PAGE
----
Oh no. Didn’t they know that?
No, I didn’t mention it. They asked if I wanted to open and I just said yes, because you can’t really say no can you?! He saw a little video, I was doing like maybe one or two shows a year, and he thought it was great. He probably thought “Ok, he can do this”. He thought I was much bigger than I was.
So actually playing must have been really nerve wracking.
Beyond that, really, almost funny. The first show was Brixton Academy, which was a rehearsal show in front of an audience. Four thousand is considered small for them. That was alright, but the next one was Madison Square Gardens, which was twenty thousand people. I was actually laughing while I was playing because I thought, “What the hell is going on here?” It was hilarious. People thought it meant that I was having a great time. I was having a great time! I drank a lot of vodka before the show. Occasionally, when we played in the less obvious places like Salt Lake City or Kansas, where I was expecting to get the worst response, I actually got the best reponse. People that never had seen or heard this kind of thing, the younger crowd were really excited by it. And it was more places like New York or Montreal or Chicago where they didn’t really register. It was weird, you couldn’t really guess where it would go.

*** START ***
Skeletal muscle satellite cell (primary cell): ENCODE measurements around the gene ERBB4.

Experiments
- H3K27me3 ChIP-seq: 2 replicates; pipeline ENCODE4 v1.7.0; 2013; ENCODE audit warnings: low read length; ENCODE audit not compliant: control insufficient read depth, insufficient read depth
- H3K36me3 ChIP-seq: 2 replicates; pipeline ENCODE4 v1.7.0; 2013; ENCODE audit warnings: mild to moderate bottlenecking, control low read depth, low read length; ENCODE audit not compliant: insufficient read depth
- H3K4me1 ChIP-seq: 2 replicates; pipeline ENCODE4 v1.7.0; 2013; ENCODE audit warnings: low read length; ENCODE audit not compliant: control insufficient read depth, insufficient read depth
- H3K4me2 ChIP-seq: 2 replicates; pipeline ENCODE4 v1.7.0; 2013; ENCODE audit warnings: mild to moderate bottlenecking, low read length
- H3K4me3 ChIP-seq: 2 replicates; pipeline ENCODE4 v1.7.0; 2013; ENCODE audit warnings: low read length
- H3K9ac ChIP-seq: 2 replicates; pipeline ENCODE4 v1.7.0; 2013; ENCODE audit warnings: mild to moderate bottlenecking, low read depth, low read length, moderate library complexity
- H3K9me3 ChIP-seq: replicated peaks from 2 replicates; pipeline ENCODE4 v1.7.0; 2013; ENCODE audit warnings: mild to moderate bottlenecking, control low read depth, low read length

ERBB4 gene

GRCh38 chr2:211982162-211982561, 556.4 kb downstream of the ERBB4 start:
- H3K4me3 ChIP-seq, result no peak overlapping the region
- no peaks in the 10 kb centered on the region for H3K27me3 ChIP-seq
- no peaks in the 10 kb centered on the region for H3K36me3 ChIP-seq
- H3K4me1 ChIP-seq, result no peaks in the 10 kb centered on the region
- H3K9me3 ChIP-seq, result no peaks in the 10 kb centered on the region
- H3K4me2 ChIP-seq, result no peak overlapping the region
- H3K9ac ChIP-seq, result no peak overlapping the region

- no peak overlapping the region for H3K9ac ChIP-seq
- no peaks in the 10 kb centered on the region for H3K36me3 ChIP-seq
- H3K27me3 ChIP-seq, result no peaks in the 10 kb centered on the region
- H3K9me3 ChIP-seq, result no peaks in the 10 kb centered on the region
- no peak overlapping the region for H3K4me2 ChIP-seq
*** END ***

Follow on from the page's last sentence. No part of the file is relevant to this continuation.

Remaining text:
You worked with Brian Eno on producing Coldplay. Do you know what record of yours Eno heard where he decided he wanted to hook up with you?
There wasn’t one. There was a mutual collaborator, Leo Abrahams, who is a really old friend of mine and who I had jammed with for years. He met Brian and they made a lot music by improvisation together. And Brian asked if there was anyone else he wanted to invite to join the jam sessions, because he wanted to make Another Day On Earth at the time, and Leo invited me. He actually didn’t listen to my solo music for years, he wasn’t really interested. But he’s just not that kind of listener, I don’t think he explores that many albums by random young artists. But he liked Immunity a lot, he responded really well to that.
What did he say?